Before interviewing Bolaños Sr., Altfield, or someone present, required the chief to recite a law-enforcement mantra, "Do you swear to tell the truth, the whole truth, and nothing but the truth so help you God?" Presumably he answered in the affirmative. Then the interview began.
Altfield: Were you aware that Rolando Bolanos, Jr., was arrested in Broward County?
Chief Bolaños: No, sir.
Altfield: Not at all?
Chief Bolaños: Not at all
Altfield: Were you aware that he had any contact whatsoever with the law-enforcement community regarding allegations of auto theft?
Chief Bolaños: No, sir.
Altfield: Were you aware that Rolando Bolanos, Jr., was arrested and convicted on July 7 of 1989 for burglary of a structure or conveyence[sic], possession of burglary tools, grand theft auto, and loitering and prowling? Were you aware that he was arrested and convicted for any of those charges?
Chief Bolaños: No, sir.
Altfield: Were you aware that Rolando Bolanos, Jr., was a witness in a federal case involving an auto theft ring that exported automobiles out of the country?
Chief Bolaños: No, sir.
Altfield: Did you have any contact with a Det. R. Suess with the Fort Lauderdale Police Department?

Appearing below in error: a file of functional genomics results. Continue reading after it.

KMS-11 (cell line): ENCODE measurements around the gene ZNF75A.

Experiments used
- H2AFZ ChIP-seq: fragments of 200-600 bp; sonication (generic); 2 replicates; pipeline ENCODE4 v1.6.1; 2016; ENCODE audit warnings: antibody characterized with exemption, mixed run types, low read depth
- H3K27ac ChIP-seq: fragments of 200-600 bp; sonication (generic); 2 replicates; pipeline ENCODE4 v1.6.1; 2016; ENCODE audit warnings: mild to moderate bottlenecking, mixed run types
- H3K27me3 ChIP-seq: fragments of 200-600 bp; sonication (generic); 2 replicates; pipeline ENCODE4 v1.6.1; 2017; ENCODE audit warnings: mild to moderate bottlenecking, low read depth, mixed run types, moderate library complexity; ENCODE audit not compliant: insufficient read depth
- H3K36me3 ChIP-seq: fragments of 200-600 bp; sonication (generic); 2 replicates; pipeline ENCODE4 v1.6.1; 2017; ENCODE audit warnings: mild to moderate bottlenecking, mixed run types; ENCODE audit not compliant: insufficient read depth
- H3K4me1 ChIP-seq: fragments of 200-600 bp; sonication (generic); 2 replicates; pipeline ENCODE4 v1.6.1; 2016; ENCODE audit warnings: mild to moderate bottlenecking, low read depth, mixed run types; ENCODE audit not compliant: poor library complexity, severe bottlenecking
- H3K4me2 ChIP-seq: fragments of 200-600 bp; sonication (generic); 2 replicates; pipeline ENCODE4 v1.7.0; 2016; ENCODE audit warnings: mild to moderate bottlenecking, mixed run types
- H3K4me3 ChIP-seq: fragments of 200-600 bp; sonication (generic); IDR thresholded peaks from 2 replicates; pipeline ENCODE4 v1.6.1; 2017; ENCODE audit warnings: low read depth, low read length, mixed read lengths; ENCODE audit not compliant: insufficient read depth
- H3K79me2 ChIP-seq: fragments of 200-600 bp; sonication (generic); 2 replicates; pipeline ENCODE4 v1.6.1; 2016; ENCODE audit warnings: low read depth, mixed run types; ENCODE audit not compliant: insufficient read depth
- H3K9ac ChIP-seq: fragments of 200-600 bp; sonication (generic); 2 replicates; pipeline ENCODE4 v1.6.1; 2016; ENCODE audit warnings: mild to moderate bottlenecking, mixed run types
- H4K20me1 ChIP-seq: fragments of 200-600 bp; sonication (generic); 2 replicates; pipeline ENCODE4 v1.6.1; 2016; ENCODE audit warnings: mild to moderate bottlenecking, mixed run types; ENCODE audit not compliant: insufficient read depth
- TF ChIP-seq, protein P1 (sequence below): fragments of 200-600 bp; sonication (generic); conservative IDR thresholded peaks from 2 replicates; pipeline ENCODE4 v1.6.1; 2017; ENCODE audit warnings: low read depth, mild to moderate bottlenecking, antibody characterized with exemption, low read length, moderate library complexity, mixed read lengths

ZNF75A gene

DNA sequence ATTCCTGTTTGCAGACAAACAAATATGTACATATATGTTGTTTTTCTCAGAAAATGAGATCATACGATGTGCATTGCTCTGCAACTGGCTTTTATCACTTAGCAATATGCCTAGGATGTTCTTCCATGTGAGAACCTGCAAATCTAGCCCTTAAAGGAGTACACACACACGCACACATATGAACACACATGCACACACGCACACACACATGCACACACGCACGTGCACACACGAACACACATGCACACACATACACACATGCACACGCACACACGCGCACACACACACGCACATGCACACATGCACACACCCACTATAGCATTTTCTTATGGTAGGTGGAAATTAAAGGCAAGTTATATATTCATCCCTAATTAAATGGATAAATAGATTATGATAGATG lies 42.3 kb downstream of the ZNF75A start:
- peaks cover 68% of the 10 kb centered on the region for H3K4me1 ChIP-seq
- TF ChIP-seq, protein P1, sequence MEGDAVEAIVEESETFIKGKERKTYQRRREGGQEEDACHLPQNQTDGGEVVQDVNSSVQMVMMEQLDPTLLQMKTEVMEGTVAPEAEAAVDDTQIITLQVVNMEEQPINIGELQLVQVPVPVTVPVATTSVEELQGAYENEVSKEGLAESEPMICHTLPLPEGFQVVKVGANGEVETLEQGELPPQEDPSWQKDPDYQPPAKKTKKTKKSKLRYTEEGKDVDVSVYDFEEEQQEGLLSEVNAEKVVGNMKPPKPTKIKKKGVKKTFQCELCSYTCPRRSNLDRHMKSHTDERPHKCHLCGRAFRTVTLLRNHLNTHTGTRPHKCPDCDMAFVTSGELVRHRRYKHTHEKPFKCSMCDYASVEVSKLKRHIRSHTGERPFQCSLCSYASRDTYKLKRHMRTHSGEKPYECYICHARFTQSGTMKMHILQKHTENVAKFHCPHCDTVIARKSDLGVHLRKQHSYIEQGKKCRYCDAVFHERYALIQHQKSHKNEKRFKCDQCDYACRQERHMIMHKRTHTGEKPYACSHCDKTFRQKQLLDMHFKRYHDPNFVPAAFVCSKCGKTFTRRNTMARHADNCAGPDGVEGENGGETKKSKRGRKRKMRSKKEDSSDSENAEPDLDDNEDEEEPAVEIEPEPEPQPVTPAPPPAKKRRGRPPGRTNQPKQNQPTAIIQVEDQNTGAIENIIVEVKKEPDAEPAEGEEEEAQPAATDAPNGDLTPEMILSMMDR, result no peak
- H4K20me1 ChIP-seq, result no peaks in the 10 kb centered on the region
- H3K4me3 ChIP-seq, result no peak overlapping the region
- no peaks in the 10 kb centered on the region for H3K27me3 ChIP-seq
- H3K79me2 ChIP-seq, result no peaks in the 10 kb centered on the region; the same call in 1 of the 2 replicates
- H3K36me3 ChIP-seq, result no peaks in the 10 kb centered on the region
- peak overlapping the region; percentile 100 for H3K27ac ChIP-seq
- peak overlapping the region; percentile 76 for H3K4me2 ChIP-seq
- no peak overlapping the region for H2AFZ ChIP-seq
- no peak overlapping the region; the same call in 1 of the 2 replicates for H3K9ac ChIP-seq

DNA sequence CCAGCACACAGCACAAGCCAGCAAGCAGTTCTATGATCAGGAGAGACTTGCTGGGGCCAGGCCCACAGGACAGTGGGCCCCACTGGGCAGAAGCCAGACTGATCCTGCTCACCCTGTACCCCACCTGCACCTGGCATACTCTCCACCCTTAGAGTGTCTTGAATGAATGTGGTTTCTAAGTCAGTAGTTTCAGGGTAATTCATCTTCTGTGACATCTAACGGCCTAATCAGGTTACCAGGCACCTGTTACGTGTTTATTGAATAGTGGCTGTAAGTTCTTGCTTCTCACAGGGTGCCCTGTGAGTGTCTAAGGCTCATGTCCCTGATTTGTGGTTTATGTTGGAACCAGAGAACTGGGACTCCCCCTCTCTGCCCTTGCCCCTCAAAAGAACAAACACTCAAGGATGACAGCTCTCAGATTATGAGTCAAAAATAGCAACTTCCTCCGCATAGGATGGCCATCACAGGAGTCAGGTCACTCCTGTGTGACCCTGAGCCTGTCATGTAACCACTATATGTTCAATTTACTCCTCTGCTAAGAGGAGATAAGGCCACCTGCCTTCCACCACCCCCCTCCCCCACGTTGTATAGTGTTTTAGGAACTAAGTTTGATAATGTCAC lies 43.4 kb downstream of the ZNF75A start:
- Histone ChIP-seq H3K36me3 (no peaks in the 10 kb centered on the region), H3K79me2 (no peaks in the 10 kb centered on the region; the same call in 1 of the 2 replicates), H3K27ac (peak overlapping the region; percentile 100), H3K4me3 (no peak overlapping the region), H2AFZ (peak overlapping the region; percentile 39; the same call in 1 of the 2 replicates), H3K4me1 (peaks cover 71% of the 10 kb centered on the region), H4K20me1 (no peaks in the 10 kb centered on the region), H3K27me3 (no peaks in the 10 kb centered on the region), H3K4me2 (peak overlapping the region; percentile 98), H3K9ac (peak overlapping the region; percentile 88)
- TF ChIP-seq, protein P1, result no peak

Chief Bolaños: Yes, but not for auto theft.
Altfield: What did you speak to him about?
Chief Bolaños: One night when I was with my wife at home ... we received a call from Fort Lauderdale to the effect that they had picked up Rolando with some other kids and that they were suspected of attempting to trespass into some location. I gave the phone to my wife and said, 'You deal with this.' I got up and I went to work.... [At work] my wife called me and said, 'They need to talk to you.' And I came home and they said that he was involved with a group of individuals and I do not recall them talking to me about auto theft.... As far as I know he's never been arrested. I don't even know if he's testified or provided testimony."
Altfield then asked the chief whether he knew that Daniel had mentioned Rollie's car-theft arrest on a Hialeah Gardens Police Department application form. The chief explained it away.
Chief Bolaños: [Daniel] told me that he thought that Rollie had been arrested in 1992. And I asked him: 'Who did you get that from?' And he said, 'Don't you remember a time when he took your car,' which is my Firebird, 'and you waited for him? And when he came into the house, you told him that was auto theft and that he could be charged with that.' And I said, 'Son, he wasn't arrested for that.'